From confrontation to cooperation, or how space debris has influenced space law

Steven R. Freeland, Lucy Stewardson

Research output: Contribution to journalArticleResearchpeer-review


Over the past decades, space exploration and technology have revolutionised the world we live in. Along with the initial focus on military and scientific developments, the uses of outer space have multiplied as space has become increasingly accessible to a wide range of actors, to the point where it now plays an essential role in everyday human activities, from agriculture to finance to communication. Developments in outer space have also contributed to shaping – and in turn have been shaped by – political conceptions and relations at the international level. Particularly striking is the context in which the first significant breakthroughs in space technology occurred: a climate of fierce competition and near confrontation between the United States and the Soviet Union. This perception of outer space as a State-dominated competitive arena was at the heart of the 1967 Outer Space Treaty, considered as the ‘constitution’ of international space law. However, the landscape in outer space is evolving more and more rapidly, presenting States with new challenges. Most notably, space debris has emerged as a pressing global threat, warranting a coordinated response at the international level. Consequently, States have gradually been shifting towards a more cooperative approach to outer space, as reflected in the Long-Term Sustainability Guidelines adopted by the UNCOPUOS in June 2019. This article aims to examine how the international community has responded to the issue of space debris over time, highlighting the evolution of geopolitical conceptions under the growing pressure of issues related to space debris.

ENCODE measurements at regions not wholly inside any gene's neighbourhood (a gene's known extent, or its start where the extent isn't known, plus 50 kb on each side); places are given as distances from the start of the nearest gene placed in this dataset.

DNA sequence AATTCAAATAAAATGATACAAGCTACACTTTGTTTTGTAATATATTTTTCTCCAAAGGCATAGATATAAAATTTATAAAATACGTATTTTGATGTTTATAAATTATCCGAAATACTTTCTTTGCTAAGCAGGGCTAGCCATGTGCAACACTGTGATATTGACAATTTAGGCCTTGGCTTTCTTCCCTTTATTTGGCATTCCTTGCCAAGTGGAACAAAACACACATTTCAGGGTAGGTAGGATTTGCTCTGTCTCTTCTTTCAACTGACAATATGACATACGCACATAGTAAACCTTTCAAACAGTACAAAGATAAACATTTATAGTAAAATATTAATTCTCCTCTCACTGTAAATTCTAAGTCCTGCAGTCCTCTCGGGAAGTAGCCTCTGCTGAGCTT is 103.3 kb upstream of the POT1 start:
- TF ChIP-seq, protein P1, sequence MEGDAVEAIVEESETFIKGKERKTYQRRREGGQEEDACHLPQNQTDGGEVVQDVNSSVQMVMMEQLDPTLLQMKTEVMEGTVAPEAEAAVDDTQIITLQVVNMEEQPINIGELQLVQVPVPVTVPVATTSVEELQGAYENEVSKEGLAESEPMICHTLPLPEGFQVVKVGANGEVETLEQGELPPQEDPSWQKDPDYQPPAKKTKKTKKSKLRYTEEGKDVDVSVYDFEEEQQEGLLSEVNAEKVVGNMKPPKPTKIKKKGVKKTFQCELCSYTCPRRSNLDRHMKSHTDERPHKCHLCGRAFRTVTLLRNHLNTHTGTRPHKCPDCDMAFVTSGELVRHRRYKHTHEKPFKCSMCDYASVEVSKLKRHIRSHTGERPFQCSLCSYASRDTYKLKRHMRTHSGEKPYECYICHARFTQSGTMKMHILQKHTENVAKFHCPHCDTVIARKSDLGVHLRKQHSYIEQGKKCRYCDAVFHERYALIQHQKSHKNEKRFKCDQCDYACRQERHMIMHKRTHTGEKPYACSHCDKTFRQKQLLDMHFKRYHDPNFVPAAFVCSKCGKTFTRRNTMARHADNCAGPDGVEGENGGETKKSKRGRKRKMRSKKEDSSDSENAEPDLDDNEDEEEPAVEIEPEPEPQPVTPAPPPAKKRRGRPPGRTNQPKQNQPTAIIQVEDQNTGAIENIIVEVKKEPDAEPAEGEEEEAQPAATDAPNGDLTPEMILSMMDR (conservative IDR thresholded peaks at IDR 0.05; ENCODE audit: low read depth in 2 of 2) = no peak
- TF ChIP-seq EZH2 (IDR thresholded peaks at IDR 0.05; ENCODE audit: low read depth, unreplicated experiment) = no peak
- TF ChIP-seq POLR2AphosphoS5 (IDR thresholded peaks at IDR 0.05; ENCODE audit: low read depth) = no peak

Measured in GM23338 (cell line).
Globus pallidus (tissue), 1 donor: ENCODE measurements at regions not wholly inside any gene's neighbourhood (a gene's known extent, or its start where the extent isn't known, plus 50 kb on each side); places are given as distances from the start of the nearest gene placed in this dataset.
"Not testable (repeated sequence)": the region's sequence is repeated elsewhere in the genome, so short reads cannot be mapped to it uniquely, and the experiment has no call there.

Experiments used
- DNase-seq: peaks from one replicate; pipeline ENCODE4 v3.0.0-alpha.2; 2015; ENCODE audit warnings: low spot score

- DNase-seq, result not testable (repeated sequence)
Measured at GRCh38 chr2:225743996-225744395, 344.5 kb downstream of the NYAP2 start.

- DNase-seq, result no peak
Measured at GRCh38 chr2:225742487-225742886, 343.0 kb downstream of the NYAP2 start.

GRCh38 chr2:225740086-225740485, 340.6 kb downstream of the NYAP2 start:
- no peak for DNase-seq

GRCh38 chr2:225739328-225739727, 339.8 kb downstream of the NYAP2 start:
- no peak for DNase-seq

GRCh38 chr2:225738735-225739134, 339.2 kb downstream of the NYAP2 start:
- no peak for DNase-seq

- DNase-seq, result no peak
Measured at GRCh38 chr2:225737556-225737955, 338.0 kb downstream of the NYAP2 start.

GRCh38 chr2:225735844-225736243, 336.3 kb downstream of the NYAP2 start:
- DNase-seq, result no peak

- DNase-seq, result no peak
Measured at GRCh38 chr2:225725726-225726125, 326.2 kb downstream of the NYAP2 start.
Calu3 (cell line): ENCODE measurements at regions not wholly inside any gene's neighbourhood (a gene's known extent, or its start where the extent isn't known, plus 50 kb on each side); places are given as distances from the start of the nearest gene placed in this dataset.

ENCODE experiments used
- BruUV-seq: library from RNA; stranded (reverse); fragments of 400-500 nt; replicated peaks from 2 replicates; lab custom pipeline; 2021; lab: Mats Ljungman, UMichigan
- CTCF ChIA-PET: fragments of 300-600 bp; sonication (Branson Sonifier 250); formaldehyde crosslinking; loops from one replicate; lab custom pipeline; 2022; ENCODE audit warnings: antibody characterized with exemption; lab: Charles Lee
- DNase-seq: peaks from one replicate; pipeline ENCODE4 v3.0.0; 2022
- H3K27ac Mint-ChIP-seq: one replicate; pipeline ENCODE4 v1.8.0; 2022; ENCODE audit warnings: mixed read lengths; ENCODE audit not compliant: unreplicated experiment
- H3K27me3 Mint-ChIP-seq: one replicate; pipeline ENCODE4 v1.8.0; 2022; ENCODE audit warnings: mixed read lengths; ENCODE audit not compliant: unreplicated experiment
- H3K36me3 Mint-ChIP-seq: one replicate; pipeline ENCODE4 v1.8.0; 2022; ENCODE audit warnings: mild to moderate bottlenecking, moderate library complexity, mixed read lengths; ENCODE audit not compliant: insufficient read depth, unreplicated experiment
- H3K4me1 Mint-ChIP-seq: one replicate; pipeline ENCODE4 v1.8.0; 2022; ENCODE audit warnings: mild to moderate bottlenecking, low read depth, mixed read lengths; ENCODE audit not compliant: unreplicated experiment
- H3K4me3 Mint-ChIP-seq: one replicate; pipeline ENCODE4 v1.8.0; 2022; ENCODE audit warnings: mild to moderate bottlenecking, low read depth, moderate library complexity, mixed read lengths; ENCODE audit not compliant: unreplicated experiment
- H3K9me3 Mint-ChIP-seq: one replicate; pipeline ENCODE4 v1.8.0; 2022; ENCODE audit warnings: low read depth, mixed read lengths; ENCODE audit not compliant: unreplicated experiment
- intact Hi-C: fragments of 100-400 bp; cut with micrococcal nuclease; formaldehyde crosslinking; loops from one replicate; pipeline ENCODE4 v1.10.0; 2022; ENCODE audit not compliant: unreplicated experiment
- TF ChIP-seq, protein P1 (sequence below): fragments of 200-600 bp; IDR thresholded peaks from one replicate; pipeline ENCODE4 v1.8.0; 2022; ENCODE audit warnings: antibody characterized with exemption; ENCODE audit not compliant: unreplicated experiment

Original languageEnglish
Pages (from-to)379-414
JournalAnnals of Air and Space Law
Publication statusPublished - 2019
Externally publishedYes


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